The water was just the right temperature of jolting for the participants of the Polar Plunge at Regional Park on Saturday, an event to raise money for the Special Olympics. (Special to The Commercial/William Harvey)
Polar Plunge participants take a dip in Lake Langhofer’s cold waters at Regional Park Saturday afternoon to raise funds for Special Olympics. (Special to The Commercial/William Harvey)
Groups joined the ‘Freezin’ for a Reason’ Polar Plunge at Regional Park Saturday to raise funds for Special Olympics. The goal was $15,000 this year. (Special to The Commercial/William Harvey)
It’s called “Freezin’ for a Reason,” and that’s exactly what it was for Polar Plunge participants who were more than “willin’ to take a chillin’” in Lake Langhofer’s cold waters at Regional Park Saturday to raise funds for Area IX Special Olympics.
“I think it’s a little bit crazy to jump into a cold lake, but I also think it’s a great way to help others,” said 24-year-old Ricky Davis of Batesville, an emergency response team officer with the Arkansas Department of Correction. “It’s my first year to plunge, and I’m glad to be able to do it to support Special Olympics.”
Also making his first plunge was fellow ERT Officer Timothy Davis, 26, of Jonesboro. The men, who aren’t related, are co-workers at ADC’s Grimes Unit in Newport.
“I’m not a fan of cold water, but I’ve fallen in cold water before while duck hunting, so I’m sure that I’ll survive,” Timothy Davis said with a laugh when asked if there’s any such thing as preparation for an icy plunge.
“I have a church friend who is a Special Olympics competitor, and I know it’s something he enjoys and it makes him feel good about himself. So, it doesn’t matter if the water’s cold — there’s no where else we would rather be,” he said.
Veteran plunger Samantha Harvey, 34, of Rison said she’s been a participant in the event since its inception.
“And I’m also a volunteer in the actual Special Olympics activities,” Harvey said. “The Polar Bear Plunge really is ‘Freezin’ for a Reason,’ and it’s become close to my heart. When you see the joy on the faces of the Special Olympics contestants, it really warms your heart. And if anybody thinks we’re crazy for plunging, it’s over with pretty fast.”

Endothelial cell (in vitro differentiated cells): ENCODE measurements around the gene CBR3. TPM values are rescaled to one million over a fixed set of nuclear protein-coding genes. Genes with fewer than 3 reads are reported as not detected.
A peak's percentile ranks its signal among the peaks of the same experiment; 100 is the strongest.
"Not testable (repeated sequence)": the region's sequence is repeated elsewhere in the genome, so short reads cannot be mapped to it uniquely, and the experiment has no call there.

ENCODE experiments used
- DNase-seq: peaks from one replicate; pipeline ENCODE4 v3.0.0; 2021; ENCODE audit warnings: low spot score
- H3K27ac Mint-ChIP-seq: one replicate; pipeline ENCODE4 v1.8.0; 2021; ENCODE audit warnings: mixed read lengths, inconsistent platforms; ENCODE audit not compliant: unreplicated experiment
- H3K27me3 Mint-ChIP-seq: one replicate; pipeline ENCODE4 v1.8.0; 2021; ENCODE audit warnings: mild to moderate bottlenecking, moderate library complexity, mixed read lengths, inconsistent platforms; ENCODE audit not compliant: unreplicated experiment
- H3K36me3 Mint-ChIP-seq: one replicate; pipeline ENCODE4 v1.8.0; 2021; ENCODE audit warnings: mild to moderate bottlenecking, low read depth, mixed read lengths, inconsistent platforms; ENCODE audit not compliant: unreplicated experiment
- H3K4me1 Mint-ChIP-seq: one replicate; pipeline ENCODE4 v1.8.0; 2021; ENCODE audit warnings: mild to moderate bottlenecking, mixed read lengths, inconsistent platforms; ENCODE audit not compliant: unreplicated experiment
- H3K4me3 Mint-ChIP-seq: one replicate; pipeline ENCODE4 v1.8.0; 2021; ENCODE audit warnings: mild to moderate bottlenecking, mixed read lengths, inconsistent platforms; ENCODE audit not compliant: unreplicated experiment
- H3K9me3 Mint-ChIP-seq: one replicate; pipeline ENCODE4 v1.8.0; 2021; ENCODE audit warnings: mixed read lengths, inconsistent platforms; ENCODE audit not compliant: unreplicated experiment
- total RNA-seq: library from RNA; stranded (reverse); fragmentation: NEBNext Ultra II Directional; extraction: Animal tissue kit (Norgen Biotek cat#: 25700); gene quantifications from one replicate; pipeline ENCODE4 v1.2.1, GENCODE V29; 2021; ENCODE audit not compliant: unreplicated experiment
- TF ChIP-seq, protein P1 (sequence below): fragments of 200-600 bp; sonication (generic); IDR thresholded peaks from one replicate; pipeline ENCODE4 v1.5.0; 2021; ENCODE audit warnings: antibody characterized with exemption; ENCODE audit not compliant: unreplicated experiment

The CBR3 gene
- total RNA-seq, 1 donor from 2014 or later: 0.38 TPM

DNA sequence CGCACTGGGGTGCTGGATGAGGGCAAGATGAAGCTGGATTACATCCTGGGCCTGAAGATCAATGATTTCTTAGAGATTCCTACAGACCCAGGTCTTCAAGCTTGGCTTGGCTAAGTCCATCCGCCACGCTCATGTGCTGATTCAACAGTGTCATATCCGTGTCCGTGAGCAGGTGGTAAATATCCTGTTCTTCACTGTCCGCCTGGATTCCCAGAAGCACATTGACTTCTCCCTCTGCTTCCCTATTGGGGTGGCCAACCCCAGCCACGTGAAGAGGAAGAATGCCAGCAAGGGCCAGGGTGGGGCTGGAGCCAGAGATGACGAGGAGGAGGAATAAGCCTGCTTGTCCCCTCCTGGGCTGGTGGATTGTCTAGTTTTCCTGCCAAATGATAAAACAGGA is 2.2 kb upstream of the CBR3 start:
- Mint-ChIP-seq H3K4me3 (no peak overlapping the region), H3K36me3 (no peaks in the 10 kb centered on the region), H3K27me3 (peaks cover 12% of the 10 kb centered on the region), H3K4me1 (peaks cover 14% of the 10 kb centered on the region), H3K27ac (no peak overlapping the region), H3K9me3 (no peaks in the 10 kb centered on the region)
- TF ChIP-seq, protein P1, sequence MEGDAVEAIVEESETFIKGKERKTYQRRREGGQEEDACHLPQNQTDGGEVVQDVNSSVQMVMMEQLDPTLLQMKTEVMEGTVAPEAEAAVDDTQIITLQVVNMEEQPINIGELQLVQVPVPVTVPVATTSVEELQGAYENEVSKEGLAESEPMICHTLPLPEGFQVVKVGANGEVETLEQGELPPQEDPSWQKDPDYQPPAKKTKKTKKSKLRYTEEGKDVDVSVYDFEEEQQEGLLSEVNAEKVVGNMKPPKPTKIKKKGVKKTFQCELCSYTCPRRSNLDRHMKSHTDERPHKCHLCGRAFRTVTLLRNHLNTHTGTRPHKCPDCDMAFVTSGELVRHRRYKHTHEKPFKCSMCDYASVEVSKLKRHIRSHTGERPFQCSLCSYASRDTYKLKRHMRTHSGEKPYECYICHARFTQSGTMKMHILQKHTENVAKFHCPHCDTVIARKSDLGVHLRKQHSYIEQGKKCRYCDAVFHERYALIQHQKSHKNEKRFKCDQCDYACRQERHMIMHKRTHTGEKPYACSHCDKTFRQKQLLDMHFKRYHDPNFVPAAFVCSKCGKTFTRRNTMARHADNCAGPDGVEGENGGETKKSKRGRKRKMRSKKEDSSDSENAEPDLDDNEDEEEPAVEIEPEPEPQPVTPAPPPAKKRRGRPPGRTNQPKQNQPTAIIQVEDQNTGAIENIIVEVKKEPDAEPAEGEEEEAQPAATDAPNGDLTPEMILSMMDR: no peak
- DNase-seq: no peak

Chelsea Harris, 24, of Pine Bluff was unable to take part in Saturday’s plunge but intends to get back into the water at next year’s event after plunging in 2012.
“I’m here to show my support for Special Olympics and to yell for Samantha,” she said.
Harris and Harvey are co-workers at Fairfield Federal Credit Union here.
“Special Olympics is near and dear to Samantha and me as well as Fairfield,” Harris said.
Paramedic Mike Drost and Emergency Medical Technician Phillip Tallent of EASI (Emergency Ambulanace Service Inc.) here were on standby with an ambulance in case their expertise was needed. They were on hand for a morning 5K run/walk for Special Olympics as well.
“I do this as part of my job, but if I wasn’t working, I would be happy to help support Special Olympics as a volunteer,” said Drost, a member of the Watson Chapel Volunteer Fire Department. “I’m a firm believer in volunteerism, and EASI supports the community we serve. It’s cold out here, but it’s not too cold to support Special Olympics.”
“This is a great event,” said Tallent. “The Special Olympics organization does a great service for the community. I’ll support it any way I can.”